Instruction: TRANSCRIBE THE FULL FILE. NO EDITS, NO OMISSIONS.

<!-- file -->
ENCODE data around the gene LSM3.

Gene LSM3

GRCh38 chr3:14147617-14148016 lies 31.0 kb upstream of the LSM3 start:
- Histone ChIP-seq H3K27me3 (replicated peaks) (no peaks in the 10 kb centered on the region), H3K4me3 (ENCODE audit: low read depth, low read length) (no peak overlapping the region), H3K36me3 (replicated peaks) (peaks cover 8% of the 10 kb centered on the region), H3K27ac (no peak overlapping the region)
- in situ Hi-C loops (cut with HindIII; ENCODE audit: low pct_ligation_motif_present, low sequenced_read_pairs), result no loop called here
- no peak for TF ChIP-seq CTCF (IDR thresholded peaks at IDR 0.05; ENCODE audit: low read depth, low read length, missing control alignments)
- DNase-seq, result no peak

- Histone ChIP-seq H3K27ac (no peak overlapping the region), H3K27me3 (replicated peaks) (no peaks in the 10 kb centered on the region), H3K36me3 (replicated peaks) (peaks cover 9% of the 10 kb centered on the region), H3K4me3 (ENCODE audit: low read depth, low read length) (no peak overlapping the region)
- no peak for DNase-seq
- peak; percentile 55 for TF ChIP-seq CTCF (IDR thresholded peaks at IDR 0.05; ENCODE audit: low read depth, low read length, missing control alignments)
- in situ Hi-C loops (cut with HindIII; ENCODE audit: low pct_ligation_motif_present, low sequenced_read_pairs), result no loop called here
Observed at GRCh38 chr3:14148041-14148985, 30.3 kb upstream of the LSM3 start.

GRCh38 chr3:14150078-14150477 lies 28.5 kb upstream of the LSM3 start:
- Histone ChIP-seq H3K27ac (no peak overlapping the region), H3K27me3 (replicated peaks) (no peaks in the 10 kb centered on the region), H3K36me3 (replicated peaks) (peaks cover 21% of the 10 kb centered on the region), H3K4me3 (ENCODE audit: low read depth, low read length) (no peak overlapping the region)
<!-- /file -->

ENCODE data around the gene LSM3.

Gene LSM3

GRCh38 chr3:14147617-14148016 lies 31.0 kb upstream of the LSM3 start:
- Histone ChIP-seq H3K27me3 (replicated peaks) (no peaks in the 10 kb centered on the region), H3K4me3 (ENCODE audit: low read depth, low read length) (no peak overlapping the region), H3K36me3 (replicated peaks) (peaks cover 8% of the 10 kb centered on the region), H3K27ac (no peak overlapping the region)
- in situ Hi-C loops (cut with HindIII; ENCODE audit: low pct_ligation_motif_present, low sequenced_read_pairs), result no loop called here
- no peak for TF ChIP-seq CTCF (IDR thresholded peaks at IDR 0.05; ENCODE audit: low read depth, low read length, missing control alignments)
- DNase-seq, result no peak

- Histone ChIP-seq H3K27ac (no peak overlapping the region), H3K27me3 (replicated peaks) (no peaks in the 10 kb centered on the region), H3K36me3 (replicated peaks) (peaks cover 9% of the 10 kb centered on the region), H3K4me3 (ENCODE audit: low read depth, low read length) (no peak overlapping the region)
- no peak for DNase-seq
- peak; percentile 55 for TF ChIP-seq CTCF (IDR thresholded peaks at IDR 0.05; ENCODE audit: low read depth, low read length, missing control alignments)
- in situ Hi-C loops (cut with HindIII; ENCODE audit: low pct_ligation_motif_present, low sequenced_read_pairs), result no loop called here
Observed at GRCh38 chr3:14148041-14148985, 30.3 kb upstream of the LSM3 start.

GRCh38 chr3:14150078-14150477 lies 28.5 kb upstream of the LSM3 start:
- Histone ChIP-seq H3K27ac (no peak overlapping the region), H3K27me3 (replicated peaks) (no peaks in the 10 kb centered on the region), H3K36me3 (replicated peaks) (peaks cover 21% of the 10 kb centered on the region), H3K4me3 (ENCODE audit: low read depth, low read length) (no peak overlapping the region)